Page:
A New Spy Plane Could Spot Targets For The U.S. Army’s Thousand-Mile Weapons

A New Spy Plane Could Spot Targets For The U.S. Army’s Thousand-Mile Weapons

A New Spy Plane Could Spot Targets For The U.S. Army’s Thousand-Mile Weapons

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The U.S. Army has new, experimental spy planes and the service is flying them over the western Pacific near China.

It’s pretty obvious why. The Army is trying to figure out its role in a possible war between the United States and China, and buying high-tech new equipment to support that role. Giant artillery pieces. Super-fast rockets.

But all the fancy new cannons and missiles need targets to shoot at. New surveillance planes could help spot those targets.

The Army revealed the Artemis spy plane in a social-media post on Aug. 6. Artemis is a Bombardier Challenger 650 twin-engine business jet packed with sensors. It’s the Army’s first jet-propelled surveillance plane. The service’s other aircraft are propeller-driven.

One Artemis arrived in Japan on July 28. It and a sister ship have stayed busy flying surveillance missions near the U.S. Air Force’s mega-base in Okinawa.

Artemis carries a High-Accuracy Detection and Exploitation System, or HADES—a sensor suite combining a powerful ground-scanning radar and sensitive electronic-intelligence receivers.

The radar spots moving targets such as tanks and presumably also could detect ships. The receivers can pinpoint enemy radars. Flying at 40,000 feet, the sensors could scan for hundreds of miles in all directions. “Deep sensing,” the Army calls it.

Artemis “provides high-altitude sensing capabilities against near-peer adversaries and bridges gaps in the multi-domain operations mission,” the Army’s Program Executive Office, Aviation stated on social media.

“Multi-domain operations” is military jargon for missions that combine, say, air and ground forces or sea, air, and space forces — troops working in different “domains.” The Army’s main multi-domain missions are missile-defense and long-range fires.

Long-range fires could involve far-firing artillery or surface-to-surface rockets. The Army is developing several new long-range artillery systems, including the wheeled Strategic Long-Range Cannon that could hit targets a thousand miles away.

Other new fires include an upgraded self-propelled howitzer firing rocket-assisted shells out to 40 miles, a multiple-launch rocket reaching 300 miles or more, and a hypersonic ballistic missile that could slam into targets from more than 1,000 miles away.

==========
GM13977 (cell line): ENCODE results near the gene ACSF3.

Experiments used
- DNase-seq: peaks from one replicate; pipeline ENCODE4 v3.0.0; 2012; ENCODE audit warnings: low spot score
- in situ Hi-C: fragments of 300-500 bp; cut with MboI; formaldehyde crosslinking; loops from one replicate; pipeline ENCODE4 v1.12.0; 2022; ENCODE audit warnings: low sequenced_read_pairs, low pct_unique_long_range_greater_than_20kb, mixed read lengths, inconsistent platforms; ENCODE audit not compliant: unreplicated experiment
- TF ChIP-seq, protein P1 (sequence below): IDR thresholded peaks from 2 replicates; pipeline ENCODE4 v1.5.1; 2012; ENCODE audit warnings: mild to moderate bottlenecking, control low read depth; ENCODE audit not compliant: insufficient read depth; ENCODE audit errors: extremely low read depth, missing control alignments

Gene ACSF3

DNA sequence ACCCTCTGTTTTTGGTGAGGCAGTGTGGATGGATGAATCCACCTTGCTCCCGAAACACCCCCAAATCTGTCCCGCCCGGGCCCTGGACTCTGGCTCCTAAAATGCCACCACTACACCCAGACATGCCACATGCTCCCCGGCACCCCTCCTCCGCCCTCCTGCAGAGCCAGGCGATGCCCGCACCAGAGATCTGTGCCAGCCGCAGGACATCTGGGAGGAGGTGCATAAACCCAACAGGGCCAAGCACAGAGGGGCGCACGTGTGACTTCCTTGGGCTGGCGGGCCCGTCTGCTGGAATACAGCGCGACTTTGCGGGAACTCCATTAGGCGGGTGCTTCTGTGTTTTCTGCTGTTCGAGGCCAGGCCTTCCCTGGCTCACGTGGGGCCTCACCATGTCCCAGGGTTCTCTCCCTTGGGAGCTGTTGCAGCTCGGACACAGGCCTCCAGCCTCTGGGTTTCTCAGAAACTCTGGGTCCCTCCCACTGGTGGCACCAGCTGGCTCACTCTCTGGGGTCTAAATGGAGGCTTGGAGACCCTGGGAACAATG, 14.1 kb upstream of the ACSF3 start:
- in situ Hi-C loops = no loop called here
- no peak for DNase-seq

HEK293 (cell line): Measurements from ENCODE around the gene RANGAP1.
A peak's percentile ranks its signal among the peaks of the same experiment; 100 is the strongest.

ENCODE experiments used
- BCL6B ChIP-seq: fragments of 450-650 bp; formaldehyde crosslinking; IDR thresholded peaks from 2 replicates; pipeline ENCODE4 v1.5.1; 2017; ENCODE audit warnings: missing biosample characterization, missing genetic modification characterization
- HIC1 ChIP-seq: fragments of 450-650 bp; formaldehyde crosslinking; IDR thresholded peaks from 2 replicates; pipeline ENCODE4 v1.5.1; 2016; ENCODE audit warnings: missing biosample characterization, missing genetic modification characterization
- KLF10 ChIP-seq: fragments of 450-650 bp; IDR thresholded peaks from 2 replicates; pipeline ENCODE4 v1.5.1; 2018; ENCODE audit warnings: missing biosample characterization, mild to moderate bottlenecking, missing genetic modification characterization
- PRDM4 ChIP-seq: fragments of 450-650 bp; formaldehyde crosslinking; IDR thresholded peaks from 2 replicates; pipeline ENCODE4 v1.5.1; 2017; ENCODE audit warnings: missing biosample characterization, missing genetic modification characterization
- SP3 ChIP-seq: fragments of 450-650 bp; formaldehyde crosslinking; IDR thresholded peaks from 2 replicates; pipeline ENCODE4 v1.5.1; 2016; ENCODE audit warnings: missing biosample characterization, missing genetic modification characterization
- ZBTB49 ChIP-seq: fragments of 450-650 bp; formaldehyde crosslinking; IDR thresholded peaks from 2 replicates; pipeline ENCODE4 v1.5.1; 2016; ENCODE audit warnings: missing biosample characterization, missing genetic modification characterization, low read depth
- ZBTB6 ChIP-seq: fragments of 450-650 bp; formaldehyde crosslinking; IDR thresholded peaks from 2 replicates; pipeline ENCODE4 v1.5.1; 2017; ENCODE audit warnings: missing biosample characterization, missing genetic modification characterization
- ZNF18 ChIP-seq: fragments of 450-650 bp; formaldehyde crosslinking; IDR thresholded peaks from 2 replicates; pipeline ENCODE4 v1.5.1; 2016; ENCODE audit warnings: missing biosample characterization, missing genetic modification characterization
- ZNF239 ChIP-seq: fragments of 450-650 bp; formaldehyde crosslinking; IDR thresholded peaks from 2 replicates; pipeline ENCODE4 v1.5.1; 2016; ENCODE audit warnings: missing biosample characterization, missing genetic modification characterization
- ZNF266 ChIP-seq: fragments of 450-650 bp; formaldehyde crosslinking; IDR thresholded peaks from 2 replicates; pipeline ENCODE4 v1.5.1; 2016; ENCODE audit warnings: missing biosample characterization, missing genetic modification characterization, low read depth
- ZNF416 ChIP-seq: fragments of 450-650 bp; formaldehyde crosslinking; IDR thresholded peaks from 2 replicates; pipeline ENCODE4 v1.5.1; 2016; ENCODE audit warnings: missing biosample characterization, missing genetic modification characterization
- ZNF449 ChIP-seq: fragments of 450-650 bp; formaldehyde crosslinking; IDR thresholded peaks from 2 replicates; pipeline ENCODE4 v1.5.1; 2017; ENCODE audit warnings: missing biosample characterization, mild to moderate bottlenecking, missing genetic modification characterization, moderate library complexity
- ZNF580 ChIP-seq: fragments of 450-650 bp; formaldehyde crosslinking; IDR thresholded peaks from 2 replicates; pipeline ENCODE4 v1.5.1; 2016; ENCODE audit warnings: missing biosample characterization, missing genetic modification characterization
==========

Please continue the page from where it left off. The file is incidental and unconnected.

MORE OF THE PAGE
The Strategic Long-Range Cannon and the hypersonic rocket could represent two of the Army’s main contributions to a war in the western Pacific. A Mach-5-plus missile, in particular, could “strike targets in China that could otherwise only be attacked using air or maritime platforms,” the California think-tank RAND noted.

But long-range fires pose a targeting problem. You’ve got to locate a distant target before you can strike it. It was that problem that drove the Army’s investment in Artemis and HADES. “These will allow stand-off operations to detect, locate, identify and track critical targets for the ground commander,” the Army stated.

Air Force planes, U.S. Navy ships and U.S. National Reconnaissance Office satellites also could spot targets for the Army’s thousand-mile weapons. But the ground-combat branch likes to have its own targeting systems, just in case.

And it’s worth noting that the Army and Air Force strongly disagree on the usefulness of spy planes in a major war. The Air Force has decided that large surveillance aircraft—E-8 ground-scanning radar planes, in particular—are too vulnerable to survive in intensive combat, which is why the service is trying to get rid of many of its non-stealthy spy planes.

The Army disagrees—at least when it comes to Artemis. “When the risk is high, they’re probably going to fly this thing in a way where it’s going to maintain a safe distance and still be able to do its job,” Christian Keller, the Army’s project director for sensors and aerial intelligence, told reporter Steve Trimble.

The Artemises’ initial missions over the Pacific are a temporary proof of concept. The Challenger airframe itself could be temporary. The Army plans to field around 10 larger Artemis planes starting in 2028. The production Artemises could use Boeing 737 or Gulfstream G550 airframes.

 

This article was written by David Axe from Forbes and was legally licensed through the Industry Dive publisher network. Please direct all licensing questions to legal@industrydive.com.

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